Georgia College Physics Professor Dr. Hasitha Mahabaduge has been named a 2020 Fellow of the International Society for the Scholarship of Teaching and Learning (ISSoTL). He was one of nine educators — and the only U.S. applicant — to receive the prestigious lifetime award.

“This is a very competitive international fellowship and a great honor. I think it speaks highly of both Dr. Mahabaduge’s hard work and Georgia College’s commitment to excellence in teaching and learning,” said Dr. Jordan Cofer, associate provost for Transformative Learning Experiences.

Other winners this year were from Australia, Canada, Malaysia, Ireland and the United Kingdom. Normally, fellows are recognized during the ISSoTL annual conference. But, due to COVID-19, the October event in Perth, Australia, was canceled.

Mahabaduge’s group is the second cohort to be awarded this honor, since the ISSoTL Fellowship was established in 2019. Being named an ISSoTL Fellow is a lifetime title. Fellows are expected to impact the scholarship of teaching and learning at local, regional, national and international levels—demonstrating a particular commitment to mentoring emerging and junior scholars. They also support the development of emerging regions.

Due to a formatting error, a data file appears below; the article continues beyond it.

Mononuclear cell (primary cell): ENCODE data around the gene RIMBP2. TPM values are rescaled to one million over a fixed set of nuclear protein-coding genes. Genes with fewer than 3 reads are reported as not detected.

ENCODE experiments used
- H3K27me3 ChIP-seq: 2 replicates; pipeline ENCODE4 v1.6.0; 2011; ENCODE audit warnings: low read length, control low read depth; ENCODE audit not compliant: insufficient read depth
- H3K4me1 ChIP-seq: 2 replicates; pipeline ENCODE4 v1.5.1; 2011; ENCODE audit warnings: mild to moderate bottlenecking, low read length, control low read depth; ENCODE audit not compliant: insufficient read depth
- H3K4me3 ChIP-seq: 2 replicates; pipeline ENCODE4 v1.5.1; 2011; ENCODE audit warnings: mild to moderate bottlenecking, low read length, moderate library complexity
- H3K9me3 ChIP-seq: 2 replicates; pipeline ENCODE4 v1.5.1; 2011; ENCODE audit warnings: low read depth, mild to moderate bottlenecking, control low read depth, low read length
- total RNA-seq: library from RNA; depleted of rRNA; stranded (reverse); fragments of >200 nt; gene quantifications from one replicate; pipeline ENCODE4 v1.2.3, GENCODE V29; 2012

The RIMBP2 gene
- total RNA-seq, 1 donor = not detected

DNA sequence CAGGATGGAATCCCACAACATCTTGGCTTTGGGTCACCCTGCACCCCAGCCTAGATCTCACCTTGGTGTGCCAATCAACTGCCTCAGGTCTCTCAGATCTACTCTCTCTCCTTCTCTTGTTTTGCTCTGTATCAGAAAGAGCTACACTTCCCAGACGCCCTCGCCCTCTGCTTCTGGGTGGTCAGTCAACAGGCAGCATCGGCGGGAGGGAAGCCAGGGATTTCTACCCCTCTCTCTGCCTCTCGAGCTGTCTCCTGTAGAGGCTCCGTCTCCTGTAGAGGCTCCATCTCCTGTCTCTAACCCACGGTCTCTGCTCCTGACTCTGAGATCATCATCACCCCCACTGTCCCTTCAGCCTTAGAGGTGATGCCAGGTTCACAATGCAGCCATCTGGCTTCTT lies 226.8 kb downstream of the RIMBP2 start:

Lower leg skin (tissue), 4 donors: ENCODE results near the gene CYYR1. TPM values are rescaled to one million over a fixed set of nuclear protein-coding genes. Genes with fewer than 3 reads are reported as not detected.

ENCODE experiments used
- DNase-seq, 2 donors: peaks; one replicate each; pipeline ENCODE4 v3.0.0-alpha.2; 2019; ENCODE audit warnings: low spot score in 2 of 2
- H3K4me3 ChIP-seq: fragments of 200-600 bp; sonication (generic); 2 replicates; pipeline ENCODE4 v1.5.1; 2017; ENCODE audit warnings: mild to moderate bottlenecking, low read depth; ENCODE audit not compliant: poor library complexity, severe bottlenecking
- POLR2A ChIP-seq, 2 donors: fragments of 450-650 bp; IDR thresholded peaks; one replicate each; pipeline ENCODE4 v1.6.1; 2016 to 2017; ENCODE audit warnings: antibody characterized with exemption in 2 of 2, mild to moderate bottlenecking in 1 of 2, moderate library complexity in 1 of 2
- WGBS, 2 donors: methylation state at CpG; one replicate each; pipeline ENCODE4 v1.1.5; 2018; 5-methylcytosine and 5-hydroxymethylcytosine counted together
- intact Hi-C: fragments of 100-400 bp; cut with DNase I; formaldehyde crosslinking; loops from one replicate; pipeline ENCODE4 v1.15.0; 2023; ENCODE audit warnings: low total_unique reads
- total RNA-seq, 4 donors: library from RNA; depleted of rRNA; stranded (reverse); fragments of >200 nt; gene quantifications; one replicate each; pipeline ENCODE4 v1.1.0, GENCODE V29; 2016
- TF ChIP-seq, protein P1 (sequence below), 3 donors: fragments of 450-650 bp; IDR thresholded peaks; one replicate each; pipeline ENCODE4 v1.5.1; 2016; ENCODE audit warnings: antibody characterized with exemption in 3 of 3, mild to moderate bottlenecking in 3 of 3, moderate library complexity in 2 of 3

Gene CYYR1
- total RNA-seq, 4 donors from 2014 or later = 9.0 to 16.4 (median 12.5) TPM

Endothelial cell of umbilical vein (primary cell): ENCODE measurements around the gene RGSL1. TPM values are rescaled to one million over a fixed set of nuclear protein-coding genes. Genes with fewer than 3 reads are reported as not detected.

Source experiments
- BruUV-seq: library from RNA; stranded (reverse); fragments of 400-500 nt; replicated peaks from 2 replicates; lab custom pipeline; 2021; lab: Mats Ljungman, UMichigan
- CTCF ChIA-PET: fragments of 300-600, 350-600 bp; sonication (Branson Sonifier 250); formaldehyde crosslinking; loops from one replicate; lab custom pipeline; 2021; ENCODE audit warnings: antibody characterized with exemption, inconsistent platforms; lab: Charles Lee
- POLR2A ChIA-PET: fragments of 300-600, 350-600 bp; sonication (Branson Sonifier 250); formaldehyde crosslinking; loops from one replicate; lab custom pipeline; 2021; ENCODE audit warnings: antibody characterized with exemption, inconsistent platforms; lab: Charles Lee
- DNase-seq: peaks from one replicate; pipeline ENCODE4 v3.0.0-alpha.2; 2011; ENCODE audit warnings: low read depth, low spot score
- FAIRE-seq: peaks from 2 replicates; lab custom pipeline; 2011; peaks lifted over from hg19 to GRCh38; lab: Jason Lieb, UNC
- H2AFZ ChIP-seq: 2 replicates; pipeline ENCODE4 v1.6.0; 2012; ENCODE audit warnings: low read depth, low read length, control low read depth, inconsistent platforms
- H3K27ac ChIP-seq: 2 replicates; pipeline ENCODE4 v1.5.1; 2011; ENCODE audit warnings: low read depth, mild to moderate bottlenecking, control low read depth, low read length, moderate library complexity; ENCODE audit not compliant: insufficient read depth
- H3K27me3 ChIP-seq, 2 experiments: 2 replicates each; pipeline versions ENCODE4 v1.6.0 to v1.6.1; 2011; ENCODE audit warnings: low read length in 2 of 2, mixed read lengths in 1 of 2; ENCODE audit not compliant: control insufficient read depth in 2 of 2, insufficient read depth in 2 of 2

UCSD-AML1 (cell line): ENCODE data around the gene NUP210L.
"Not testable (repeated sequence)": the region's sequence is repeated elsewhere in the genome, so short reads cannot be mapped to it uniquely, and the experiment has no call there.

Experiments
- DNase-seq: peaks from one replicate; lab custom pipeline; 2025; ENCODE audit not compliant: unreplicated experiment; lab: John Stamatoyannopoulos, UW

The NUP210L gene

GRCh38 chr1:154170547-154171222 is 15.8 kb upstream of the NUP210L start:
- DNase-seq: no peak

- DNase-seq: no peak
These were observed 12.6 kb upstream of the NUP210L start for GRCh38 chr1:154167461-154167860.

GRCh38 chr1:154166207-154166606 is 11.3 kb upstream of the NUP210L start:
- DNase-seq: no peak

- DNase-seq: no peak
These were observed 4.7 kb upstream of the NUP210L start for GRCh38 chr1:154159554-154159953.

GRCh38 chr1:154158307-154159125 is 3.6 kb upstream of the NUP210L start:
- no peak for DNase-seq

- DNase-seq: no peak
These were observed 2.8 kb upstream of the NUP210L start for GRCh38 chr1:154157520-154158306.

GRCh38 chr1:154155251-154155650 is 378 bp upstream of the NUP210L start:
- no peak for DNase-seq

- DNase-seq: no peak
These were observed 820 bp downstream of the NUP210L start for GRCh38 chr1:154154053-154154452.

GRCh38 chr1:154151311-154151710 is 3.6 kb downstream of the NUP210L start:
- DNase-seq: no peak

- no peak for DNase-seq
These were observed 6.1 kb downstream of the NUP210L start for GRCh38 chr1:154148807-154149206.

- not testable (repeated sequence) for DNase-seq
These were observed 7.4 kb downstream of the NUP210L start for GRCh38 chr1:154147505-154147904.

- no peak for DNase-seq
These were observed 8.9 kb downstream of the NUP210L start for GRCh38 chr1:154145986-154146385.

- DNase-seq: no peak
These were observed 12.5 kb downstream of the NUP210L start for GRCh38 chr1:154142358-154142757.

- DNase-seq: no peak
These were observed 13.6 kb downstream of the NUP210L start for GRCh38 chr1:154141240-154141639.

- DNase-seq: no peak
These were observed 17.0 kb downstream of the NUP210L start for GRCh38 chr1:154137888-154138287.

“This international scope and diverse perspective on higher education will definitely benefit me to grow as a professor,” Mahabaduge said. “I can bring in successful teaching strategies used by educators around the world to my classroom that will benefit our students.”

Mahabaduge was a 2017 SoTL Fellow with the University System of Georgia (USG) and participated in the Governor’s Teaching Fellows Program at the University of Georgia in 2019. Earlier this year, he was also the 2020 recipient of USG’s Board of Regents Felton Jenkins Jr. Hall of Fame Faculty Award—bestowed for “a strong commitment to teaching and student success.”

The ISSoTL Fellowship is just one thing on a busy schedule—something that highlights the career of a faculty member who’s always thinking creatively and engaging students in new ideas.

Mahabaduge is known to involve students in his own solar cell research, equipping golf carts with solar panels. He also started an annual Renewable Energy Day for elementary students in Baldwin County and, last summer, traveled to India to teach Tibetan monks about physics. Mahabaduge has also connected his physics classes with university students from his home country, Sri Lanka.

“The Georgia College administration has always extended their support for my SoTL work” Mahabaduge said, “and, most importantly, created an environment which encourages innovation in teaching and research.”

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